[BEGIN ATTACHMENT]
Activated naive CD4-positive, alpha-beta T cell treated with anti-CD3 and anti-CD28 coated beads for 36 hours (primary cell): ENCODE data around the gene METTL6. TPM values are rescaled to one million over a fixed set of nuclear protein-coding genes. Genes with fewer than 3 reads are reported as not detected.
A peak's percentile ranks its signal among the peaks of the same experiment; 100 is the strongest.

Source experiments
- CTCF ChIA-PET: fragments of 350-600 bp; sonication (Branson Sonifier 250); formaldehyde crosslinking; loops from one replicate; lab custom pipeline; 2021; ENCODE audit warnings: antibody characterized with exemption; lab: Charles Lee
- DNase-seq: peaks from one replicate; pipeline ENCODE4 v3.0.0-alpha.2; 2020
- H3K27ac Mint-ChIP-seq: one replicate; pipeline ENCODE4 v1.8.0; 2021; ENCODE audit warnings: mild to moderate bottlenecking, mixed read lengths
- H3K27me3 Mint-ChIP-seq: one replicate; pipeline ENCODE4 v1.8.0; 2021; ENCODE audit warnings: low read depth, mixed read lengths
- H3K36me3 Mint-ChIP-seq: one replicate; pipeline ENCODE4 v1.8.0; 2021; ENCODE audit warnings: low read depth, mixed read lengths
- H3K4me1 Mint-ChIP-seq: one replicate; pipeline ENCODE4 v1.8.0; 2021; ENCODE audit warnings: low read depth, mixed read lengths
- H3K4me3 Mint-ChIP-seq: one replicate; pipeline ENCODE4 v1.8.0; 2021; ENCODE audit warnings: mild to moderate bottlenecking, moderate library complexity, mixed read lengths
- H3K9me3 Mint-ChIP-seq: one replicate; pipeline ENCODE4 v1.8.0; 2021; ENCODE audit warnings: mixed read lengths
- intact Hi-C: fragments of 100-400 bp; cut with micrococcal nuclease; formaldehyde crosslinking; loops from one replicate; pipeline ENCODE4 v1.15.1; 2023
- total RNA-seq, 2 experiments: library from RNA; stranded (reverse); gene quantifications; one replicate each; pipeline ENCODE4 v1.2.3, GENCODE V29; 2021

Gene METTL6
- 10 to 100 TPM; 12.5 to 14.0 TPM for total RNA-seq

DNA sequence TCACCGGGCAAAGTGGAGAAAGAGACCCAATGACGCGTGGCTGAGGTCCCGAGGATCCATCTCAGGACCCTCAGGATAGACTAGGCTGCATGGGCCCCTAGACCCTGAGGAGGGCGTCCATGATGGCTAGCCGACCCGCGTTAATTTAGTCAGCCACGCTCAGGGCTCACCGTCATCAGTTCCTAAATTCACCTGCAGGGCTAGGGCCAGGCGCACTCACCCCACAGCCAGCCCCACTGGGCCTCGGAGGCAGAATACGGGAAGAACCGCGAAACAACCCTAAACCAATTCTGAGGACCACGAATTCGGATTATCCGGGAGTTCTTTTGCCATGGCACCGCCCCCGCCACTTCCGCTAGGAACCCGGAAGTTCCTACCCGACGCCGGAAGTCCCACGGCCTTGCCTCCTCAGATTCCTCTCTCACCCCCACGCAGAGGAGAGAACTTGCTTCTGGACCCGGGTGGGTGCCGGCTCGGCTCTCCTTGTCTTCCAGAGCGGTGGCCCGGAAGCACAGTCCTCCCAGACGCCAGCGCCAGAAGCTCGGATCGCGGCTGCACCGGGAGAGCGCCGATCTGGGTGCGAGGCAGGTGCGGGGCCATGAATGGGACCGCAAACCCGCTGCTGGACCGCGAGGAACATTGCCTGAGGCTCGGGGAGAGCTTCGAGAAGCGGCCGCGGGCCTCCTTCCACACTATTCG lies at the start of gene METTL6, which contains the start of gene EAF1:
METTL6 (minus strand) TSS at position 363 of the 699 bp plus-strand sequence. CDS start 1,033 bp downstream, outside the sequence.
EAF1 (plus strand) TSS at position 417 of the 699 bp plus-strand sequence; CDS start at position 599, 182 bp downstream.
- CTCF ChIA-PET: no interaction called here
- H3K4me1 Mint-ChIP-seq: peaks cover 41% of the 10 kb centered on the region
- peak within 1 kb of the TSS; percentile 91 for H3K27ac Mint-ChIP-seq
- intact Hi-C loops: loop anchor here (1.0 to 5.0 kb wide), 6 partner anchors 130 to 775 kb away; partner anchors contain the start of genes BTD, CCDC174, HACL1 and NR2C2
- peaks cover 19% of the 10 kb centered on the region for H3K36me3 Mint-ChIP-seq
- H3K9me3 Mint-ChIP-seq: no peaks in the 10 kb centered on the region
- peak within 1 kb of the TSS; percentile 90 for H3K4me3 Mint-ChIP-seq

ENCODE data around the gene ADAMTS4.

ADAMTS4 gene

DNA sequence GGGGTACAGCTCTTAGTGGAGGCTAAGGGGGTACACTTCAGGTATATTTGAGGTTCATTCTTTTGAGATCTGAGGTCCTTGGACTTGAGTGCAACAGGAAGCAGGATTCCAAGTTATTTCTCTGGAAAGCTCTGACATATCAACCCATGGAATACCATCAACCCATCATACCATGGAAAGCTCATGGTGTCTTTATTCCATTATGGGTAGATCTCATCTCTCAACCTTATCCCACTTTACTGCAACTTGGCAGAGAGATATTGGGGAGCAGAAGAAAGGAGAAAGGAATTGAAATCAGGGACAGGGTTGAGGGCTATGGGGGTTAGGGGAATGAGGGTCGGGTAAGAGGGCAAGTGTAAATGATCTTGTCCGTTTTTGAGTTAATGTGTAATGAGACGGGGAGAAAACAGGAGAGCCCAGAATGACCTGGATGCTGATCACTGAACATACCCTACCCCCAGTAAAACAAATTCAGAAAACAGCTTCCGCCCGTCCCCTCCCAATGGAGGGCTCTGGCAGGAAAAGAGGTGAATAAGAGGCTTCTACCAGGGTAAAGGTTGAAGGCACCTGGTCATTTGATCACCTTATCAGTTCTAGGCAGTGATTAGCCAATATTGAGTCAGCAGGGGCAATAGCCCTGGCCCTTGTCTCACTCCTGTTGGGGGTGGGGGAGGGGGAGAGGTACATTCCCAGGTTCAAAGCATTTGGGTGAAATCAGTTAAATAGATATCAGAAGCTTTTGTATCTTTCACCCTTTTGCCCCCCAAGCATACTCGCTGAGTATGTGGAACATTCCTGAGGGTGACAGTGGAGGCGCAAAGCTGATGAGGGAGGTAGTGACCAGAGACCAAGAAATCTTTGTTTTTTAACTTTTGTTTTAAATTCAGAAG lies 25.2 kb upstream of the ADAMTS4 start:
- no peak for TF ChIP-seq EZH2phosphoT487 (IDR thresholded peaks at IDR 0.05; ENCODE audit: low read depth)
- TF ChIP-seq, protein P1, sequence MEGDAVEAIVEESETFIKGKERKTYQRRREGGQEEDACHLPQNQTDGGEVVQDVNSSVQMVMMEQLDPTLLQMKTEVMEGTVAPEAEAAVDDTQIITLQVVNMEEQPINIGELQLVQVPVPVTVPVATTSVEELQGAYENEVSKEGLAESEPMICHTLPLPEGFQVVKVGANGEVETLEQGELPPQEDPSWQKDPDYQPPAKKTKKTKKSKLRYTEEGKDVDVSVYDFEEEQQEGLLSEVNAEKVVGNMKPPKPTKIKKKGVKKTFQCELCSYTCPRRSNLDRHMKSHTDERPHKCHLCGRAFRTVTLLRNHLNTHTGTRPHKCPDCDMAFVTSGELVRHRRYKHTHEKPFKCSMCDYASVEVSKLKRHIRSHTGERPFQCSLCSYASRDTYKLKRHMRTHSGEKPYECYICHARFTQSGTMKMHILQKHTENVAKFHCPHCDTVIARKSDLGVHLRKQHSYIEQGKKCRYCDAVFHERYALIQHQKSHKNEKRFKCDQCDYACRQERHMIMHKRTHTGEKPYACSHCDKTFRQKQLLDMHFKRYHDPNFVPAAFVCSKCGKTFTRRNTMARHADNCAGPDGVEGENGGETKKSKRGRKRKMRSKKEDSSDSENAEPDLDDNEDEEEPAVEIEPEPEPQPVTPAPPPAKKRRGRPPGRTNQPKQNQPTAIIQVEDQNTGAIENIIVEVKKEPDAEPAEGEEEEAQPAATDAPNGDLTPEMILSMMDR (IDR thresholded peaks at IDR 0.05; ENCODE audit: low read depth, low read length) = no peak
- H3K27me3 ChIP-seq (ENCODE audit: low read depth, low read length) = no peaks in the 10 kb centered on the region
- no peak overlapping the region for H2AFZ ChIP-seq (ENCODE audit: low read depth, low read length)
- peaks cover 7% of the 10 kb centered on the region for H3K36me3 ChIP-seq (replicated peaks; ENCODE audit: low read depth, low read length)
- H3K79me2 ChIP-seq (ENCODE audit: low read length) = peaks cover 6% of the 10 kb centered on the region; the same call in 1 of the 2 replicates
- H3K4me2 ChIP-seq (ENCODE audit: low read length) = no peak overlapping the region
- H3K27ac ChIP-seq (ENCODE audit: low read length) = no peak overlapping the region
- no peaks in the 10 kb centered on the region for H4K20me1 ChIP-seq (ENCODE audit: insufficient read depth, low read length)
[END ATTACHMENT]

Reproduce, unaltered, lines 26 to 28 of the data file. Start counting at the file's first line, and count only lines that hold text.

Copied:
ENCODE data around the gene ADAMTS4.

ADAMTS4 gene

DNA sequence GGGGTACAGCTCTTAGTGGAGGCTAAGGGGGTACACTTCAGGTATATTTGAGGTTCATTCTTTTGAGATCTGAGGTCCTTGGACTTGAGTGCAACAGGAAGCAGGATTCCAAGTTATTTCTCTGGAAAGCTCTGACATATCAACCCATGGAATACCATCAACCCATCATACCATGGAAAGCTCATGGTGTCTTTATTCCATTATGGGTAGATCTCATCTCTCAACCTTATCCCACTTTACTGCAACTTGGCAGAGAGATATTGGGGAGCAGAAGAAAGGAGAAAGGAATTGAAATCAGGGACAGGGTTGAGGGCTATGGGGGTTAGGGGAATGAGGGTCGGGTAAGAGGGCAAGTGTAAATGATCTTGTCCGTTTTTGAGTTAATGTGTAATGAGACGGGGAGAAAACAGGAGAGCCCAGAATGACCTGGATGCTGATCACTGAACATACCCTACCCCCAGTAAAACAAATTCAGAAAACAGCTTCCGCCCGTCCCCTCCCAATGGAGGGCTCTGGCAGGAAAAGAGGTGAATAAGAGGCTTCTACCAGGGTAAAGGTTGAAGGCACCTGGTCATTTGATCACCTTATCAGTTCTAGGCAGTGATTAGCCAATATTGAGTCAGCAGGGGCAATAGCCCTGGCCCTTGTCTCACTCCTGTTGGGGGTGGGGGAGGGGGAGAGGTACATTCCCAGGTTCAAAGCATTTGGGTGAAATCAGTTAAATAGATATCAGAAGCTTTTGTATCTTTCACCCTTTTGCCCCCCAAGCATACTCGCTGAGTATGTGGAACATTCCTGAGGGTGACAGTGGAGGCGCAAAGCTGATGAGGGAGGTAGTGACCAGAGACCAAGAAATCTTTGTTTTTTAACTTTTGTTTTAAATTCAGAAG lies 25.2 kb upstream of the ADAMTS4 start: